Print this page Email this page
Users Online: 67
Home About us Editorial board Search Browse articles Submit article Instructions Subscribe Contacts Login 

Previous article Browse articles Next article 
ORIGINAL ARTICLE
Int J Env Health Eng 2023,  12:7

A number of modern industries and toxicants release: A review


1 Department of Occupational Health Engineering, School of Public Health, Tehran University of Medical Sciences, Tehran, Iran
2 Department of Occupational Health Engineering, School of Public Health, Tehran University of Medical Sciences; Institute for Environmental Research, Tehran University of Medical Sciences, Tehran, Iran

Date of Submission11-Jan-2022
Date of Acceptance13-Aug-2022
Date of Web Publication31-May-2023

Correspondence Address:
Prof. Seyed Jamaleddin Shahtaheri
Department of Occupational Health Engineering, School of Public Health, Tehran University of Medical Sciences, Tehran
Iran
Login to access the Email id

Source of Support: None, Conflict of Interest: None


DOI: 10.4103/ijehe.ijehe_2_22

Rights and Permissions
  Abstract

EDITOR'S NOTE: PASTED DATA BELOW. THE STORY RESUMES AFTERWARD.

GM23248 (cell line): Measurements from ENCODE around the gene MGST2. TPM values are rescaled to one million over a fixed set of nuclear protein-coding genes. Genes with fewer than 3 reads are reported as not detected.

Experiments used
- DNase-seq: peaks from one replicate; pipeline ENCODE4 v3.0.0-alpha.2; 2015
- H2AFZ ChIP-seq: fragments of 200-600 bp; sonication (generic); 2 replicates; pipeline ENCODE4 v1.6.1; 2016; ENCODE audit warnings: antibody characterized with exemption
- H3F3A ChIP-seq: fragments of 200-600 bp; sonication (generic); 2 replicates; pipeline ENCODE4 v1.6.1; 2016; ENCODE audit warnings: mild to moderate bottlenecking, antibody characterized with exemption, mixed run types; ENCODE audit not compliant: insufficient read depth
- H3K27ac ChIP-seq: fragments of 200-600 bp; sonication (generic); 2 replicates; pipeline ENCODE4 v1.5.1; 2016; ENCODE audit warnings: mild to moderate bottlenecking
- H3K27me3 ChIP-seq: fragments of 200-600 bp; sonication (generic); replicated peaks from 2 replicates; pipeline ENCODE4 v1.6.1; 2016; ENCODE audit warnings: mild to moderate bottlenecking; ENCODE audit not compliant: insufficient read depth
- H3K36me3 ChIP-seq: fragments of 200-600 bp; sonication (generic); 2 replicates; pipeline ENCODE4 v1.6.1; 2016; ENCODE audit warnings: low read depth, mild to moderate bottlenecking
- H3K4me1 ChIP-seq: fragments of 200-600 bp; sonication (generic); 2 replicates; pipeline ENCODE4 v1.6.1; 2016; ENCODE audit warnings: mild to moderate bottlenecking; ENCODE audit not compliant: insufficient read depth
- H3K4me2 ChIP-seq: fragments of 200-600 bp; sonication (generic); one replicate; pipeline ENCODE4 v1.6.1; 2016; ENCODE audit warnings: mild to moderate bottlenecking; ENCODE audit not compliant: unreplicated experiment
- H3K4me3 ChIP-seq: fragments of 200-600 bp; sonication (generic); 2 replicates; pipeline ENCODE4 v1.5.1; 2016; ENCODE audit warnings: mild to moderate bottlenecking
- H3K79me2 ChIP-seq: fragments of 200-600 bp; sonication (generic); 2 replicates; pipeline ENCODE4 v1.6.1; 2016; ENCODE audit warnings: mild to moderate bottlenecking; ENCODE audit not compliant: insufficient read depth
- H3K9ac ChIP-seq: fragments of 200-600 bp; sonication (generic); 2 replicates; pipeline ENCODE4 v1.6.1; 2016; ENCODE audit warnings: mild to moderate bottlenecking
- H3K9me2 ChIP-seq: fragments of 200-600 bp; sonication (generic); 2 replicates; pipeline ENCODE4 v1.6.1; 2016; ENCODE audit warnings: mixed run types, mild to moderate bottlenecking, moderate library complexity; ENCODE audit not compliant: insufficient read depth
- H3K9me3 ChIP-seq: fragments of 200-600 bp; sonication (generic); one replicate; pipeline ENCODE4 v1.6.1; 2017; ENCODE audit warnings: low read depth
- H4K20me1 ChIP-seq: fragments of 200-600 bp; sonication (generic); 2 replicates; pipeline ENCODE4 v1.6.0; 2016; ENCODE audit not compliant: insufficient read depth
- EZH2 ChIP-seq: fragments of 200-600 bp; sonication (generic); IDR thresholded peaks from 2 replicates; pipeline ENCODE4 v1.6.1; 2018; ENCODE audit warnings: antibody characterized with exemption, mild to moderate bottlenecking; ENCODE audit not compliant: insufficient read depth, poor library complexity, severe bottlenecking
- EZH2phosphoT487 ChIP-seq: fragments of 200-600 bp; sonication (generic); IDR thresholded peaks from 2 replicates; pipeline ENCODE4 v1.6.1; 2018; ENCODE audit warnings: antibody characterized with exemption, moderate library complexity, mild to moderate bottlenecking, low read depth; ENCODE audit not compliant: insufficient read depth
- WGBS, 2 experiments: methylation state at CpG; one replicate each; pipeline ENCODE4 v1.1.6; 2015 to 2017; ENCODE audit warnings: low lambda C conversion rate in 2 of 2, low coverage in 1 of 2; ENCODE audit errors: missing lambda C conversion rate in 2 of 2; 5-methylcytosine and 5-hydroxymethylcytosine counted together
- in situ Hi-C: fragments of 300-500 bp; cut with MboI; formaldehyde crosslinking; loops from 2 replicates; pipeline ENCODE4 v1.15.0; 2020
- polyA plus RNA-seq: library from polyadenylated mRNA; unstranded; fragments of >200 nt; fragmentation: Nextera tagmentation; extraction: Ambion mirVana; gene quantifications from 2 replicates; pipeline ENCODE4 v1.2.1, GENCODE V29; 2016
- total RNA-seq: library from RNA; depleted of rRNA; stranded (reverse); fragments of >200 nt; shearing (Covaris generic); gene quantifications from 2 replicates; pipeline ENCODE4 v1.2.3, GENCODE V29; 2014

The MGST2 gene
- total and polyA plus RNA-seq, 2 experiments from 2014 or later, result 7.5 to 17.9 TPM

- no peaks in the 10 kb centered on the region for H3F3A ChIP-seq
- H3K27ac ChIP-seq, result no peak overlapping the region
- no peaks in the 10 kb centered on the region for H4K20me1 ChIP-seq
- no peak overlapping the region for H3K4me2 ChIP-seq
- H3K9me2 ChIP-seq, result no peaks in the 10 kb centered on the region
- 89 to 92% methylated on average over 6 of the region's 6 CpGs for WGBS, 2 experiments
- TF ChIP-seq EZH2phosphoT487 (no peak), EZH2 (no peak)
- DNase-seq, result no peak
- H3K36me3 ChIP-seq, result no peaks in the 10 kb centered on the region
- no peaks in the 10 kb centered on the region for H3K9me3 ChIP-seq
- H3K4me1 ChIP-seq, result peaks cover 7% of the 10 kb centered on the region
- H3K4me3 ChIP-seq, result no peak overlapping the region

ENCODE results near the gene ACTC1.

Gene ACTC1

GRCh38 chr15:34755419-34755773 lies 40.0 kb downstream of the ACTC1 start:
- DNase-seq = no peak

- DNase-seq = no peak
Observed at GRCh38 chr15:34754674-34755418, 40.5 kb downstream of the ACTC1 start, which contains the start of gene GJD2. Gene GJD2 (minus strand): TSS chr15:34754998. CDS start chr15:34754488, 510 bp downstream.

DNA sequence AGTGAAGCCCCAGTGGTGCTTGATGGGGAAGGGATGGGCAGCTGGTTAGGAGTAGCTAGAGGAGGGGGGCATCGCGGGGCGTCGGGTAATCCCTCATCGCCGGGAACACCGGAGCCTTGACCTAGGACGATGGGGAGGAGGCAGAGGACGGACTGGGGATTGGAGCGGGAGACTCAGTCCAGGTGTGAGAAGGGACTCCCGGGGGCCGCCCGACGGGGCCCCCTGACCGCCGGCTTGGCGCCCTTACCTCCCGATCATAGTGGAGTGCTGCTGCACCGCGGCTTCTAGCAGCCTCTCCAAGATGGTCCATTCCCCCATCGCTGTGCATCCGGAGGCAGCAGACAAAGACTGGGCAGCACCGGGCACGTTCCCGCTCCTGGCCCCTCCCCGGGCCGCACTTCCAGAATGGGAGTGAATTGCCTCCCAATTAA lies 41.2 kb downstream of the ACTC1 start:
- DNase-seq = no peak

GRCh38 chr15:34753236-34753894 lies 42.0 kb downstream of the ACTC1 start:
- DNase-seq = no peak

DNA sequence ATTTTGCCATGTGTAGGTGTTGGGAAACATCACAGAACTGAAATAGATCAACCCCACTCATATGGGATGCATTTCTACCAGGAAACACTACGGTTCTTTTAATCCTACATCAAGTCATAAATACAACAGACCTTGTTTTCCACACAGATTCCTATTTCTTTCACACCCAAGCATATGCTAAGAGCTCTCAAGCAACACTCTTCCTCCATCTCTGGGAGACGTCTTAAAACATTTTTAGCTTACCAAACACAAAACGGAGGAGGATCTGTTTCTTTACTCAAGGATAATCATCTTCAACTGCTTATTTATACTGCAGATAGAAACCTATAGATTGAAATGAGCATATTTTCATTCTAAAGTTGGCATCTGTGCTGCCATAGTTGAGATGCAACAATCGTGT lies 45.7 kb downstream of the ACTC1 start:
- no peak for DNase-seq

Aim: The present study seeks to help the experts and specialists by investigating documents relevant to the harmful chemical compounds and toxic substances used in the production processes of a few novel industries so that, the information gap is identified by recognizing such toxicants and taking steps to fill such gap. Methods: By making the use of keywords related to the objective of the study (keywords such as toxicity, modern toxicity, modern industries (MIs), new toxins, modern/new chemical compounds), the indexed articles were searched from 2000 to 2022 in ProQuest, Science Direct, Pub Med, Scopus, Web of Science, and Google Scholar databases aiming at access to the toxic compounds in several MIs. In this study, out of 116 articles searched as full text and following the inclusion and exclusion criteria, 46 articles were wholly selected. Results: According to the results, the issues include the nanotechnology industry (silver-nanoparticles, gold-nanoparticles, titanium dioxide, zinc-oxide, cerium-dioxide, and iron-oxide nanoparticles), nuclear technology (cobalt [60 Co and 58 Co], uranium [235U], and plutonium [Pu4+]), semiconductor industries (arsenic compounds, phosphorus, dopants, acids, photoactive compounds, etc.), liquid crystal display industries (indium compounds and indium tin oxide), pharmaceutical and medical (cytotoxic and platinum-based drugs), modern dentistry (resins, silica-nanofillers, barium-glass, and beryllium compounds), as well as the MIs involved in silica, nickel, and dioxin nanoparticles, were documented and discussed. Conclusion: Developing MIs and equipping the traditional industries with new technologies have confronted humankind with different chemicals and toxins resulting from producing and using products that require attention, study, and research. It is hoped that the present review study will pave the way for extensive studies on occupational health and toxicology in MIs.